All figures based on minimum monthly guarantee, without per diem, first year pay in smallest fleet type/18 year pay in largest fleet type. Top out pay is generally 18 years tenure/seniority. ✈ = a 20 year top out scale. Hourly pay rates current as of July 2011. Per diem can add $300-400 per month to compensation depending on the numbers of hours spent away from domicile. The Captain rates are not listed as they vary by fleet type and carrier. Again, to find out what the specific base pay is for these carriers by seat & seniority use the online calculator at- AirlinePilotCentral.com




Schedules


Schedules vary greatly by airline. They are very dependent on what carrier a pilot flies for, the kind of schedules needed operationally, a pilots seniority (schedules are bid according to seniority) and what aircraft they fly. Some pilots chose schedules that are away a lot to get more per diem, other like "day trips" so they finish in their domicile every night. Some bid schedules according to which have the most flight hours (90+) so they get paid the most and while other look for the ones that offer the most days off. The maximum number of hours an airline pilot may fly per month is 100 (or 1,000 hours in a year). While others may bid lines that fly the least to be off as much as possible. Pilots are based in a certain city or 'domicile' and their trips begin and end there. A pilot can chose to live in another city if they want to, but commuting to/from work is not part of their scheduled duty day and it is on their own time. Time spent commuting (including overnight stays if necessary) is also unpaid.

A typical months schedule or a 'line' could have several 'flight sequences' consisting of day trips (out & back to domicile every day), two to four day trips away from base with overnights in various cities in the route system or a combination of any of these. Some schedules fly certain 'routes' or city pairs repeatedly within a region, while others may go all over the airlines route system only occasionally returning to the same city.

A generalization: a pilot who holds a line can expect to fly about 80 hours a month with 160 hours on duty, be away from home for approx 250 hours and work about 15 days per month.

As a new hire a pilot can expect to be 'on reserve' (unless the airline is growing rapidly). Being on 'reserve' means that you do not have a set monthly flight schedule or a 'line' (aka a 'hard line'), but instead are called as needed to cover flights where the originally scheduled crew member is absent. Only days off are specified on a reserve line and you get 10-12 off a month (it varies by airline). A reserve pilot can be on 'ready reserve', aka 'airport standby', or be a 'home reserve'. A home reserve pilot is on call for a specific time period during their assigned work day and must be able to report to the airport to cover a flight (usually within 2 hours) if paged or called by crew scheduling. A ready reserve pilot will sit at the airport, in uniform, for a specified period each day they are assigned to work ready so they can cover a flight at a moments notice if called. While 'ready reserve' is a very junior schedule, there are some pilots who are fairly senior on the seniority list that chose to take a reserve schedule. Reserve pilots often do not fly the minimum guarantee each month and sit around waiting to be called for a flight. The still get paid their minimum guarantee even if they fly zero hours that month. Because of that, some senior pilots who live in domicile bid reserve as they are hoping crew scheduling will not call them and they can spend the day doing other things and get paid.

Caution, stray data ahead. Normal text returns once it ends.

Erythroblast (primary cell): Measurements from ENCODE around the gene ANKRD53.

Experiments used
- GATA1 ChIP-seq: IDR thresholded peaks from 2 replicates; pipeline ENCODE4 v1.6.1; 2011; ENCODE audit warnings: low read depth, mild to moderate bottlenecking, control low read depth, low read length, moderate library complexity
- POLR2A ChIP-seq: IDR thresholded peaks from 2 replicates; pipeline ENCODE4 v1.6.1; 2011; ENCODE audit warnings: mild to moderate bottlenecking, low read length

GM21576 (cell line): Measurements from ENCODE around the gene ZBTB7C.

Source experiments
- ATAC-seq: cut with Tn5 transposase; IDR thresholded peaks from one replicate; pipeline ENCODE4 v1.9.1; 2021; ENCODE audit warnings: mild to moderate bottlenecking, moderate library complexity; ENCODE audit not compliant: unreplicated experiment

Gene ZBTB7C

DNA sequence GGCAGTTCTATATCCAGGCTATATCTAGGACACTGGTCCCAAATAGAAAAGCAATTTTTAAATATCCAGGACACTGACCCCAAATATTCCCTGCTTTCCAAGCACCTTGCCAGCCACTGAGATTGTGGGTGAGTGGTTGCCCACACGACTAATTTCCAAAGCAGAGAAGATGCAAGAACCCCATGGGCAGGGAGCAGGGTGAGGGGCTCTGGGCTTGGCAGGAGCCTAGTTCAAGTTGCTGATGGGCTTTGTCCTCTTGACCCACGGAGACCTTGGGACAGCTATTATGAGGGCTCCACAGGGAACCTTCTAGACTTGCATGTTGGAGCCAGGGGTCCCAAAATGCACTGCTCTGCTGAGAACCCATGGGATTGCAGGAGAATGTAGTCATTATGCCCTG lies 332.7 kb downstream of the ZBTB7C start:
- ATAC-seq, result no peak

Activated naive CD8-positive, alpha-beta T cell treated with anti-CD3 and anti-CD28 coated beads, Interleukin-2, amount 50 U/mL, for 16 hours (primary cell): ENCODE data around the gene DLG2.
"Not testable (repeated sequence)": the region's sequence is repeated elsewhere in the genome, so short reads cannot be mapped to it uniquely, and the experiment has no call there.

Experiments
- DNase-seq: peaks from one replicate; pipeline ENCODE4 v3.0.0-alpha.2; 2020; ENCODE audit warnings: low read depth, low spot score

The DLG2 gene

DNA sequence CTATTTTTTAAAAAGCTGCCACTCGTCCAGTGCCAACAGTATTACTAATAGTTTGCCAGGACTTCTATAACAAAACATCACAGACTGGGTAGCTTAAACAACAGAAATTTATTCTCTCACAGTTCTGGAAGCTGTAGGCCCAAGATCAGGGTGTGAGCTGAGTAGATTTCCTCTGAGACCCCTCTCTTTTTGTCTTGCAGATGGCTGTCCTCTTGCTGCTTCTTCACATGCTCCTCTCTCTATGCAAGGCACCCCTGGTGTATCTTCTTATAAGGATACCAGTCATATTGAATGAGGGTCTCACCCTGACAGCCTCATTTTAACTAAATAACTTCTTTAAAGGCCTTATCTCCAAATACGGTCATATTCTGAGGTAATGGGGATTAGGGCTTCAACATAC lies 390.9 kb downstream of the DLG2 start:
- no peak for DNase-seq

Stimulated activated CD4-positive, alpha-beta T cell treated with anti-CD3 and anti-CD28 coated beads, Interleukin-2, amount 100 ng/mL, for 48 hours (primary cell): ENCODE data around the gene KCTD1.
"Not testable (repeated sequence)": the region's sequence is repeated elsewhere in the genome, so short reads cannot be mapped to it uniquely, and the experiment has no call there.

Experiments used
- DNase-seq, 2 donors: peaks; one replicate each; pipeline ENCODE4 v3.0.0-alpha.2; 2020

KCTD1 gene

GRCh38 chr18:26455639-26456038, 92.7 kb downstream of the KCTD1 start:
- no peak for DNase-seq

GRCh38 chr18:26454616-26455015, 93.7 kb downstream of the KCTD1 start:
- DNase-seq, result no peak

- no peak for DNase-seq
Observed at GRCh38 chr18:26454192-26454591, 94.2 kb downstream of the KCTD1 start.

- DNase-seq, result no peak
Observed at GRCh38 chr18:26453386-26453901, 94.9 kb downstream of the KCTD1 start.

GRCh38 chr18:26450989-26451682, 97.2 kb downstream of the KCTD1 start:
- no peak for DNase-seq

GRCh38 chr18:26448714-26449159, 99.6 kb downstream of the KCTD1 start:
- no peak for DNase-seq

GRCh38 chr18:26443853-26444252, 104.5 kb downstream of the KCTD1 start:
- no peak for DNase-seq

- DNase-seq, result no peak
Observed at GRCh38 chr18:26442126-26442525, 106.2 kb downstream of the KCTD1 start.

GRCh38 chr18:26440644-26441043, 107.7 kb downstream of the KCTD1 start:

How Long will it take to "upgrade" or make Captain?

The answer varies quite a bit based on numerous factors like attrition, aircraft deliveries, route expansion ect. As of July 2011 here is a standing of the most junior captain (by aircraft type / domicile) hired by regional airline (* indicates number of pilots that airline has pilots on furlough and captain downgrades to F/O may have occurred at some airlines):

American Eagle (*20) - Oct 2006  (ERJ/LGA)
ASA - Mar 2006 (CRJ/IAD)
Colgan - Aug 2009 (Q400/-)
Comair - (*147) - Dec 2000 (CRJ/JFK)
Compass - July 2008 (E175/DTW,MEM,MSP)
Express Jet - Jan 2006 (EMB/ORD,CLE,EWR)
Horizon - Oct 2000 (Q200/SEA)
Mesa (*480) - Apr 2004 (CRJ/HNL)
Mesaba - Jun 2007 (SF3/MEM);
Pinnacle - Mar 2007 (CRJ/JFK)
Republic - Jan 2007 (ERJ/-); Aug 2006 (E170/-)
Skywest - Apr 2007 (EMB/FAT); July 2006 (ORD/CRJ)
Trans States (*129) - Apr 2004 (ERJ/RIC)

Note: Republic Airlines, Chautauqua Airlines, and Shuttle America are all Republic Holdings
Stats compiled from airlinepilotcentral.com The major airlines can take much longer to upgrade.
For the most junior upgrade at the majors, see the source link above.